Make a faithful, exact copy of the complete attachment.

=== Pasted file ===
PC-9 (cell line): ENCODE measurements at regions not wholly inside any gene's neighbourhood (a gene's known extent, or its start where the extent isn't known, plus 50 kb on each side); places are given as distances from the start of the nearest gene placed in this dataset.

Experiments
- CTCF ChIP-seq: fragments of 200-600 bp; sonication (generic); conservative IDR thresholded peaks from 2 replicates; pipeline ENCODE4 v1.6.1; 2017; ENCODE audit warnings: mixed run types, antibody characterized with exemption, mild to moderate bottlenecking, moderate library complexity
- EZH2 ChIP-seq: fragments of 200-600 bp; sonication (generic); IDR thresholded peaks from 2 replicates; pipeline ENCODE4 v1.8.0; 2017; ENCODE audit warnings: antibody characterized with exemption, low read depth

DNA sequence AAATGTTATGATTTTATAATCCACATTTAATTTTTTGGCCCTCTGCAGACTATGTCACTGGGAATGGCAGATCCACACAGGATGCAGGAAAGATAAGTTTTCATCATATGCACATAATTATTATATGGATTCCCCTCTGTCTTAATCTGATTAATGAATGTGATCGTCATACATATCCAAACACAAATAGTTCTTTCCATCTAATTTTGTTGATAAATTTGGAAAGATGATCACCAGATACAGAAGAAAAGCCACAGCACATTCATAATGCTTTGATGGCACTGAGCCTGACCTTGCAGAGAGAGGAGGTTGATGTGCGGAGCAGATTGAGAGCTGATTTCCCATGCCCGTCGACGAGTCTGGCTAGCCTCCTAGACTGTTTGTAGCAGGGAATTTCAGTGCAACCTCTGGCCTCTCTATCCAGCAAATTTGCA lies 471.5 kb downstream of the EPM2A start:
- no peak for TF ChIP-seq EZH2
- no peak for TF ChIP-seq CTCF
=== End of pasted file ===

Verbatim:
PC-9 (cell line): ENCODE measurements at regions not wholly inside any gene's neighbourhood (a gene's known extent, or its start where the extent isn't known, plus 50 kb on each side); places are given as distances from the start of the nearest gene placed in this dataset.

Experiments
- CTCF ChIP-seq: fragments of 200-600 bp; sonication (generic); conservative IDR thresholded peaks from 2 replicates; pipeline ENCODE4 v1.6.1; 2017; ENCODE audit warnings: mixed run types, antibody characterized with exemption, mild to moderate bottlenecking, moderate library complexity
- EZH2 ChIP-seq: fragments of 200-600 bp; sonication (generic); IDR thresholded peaks from 2 replicates; pipeline ENCODE4 v1.8.0; 2017; ENCODE audit warnings: antibody characterized with exemption, low read depth

DNA sequence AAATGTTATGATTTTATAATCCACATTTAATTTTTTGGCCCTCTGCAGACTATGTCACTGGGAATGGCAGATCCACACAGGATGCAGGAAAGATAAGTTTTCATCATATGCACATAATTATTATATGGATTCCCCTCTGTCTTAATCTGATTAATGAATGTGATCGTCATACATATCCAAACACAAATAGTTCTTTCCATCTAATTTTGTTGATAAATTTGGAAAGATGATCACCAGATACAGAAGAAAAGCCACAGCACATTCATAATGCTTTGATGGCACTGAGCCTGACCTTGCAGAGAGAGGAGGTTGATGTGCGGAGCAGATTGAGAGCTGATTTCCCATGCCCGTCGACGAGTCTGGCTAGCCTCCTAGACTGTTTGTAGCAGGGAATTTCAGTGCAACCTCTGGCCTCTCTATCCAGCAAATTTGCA lies 471.5 kb downstream of the EPM2A start:
- no peak for TF ChIP-seq EZH2
- no peak for TF ChIP-seq CTCF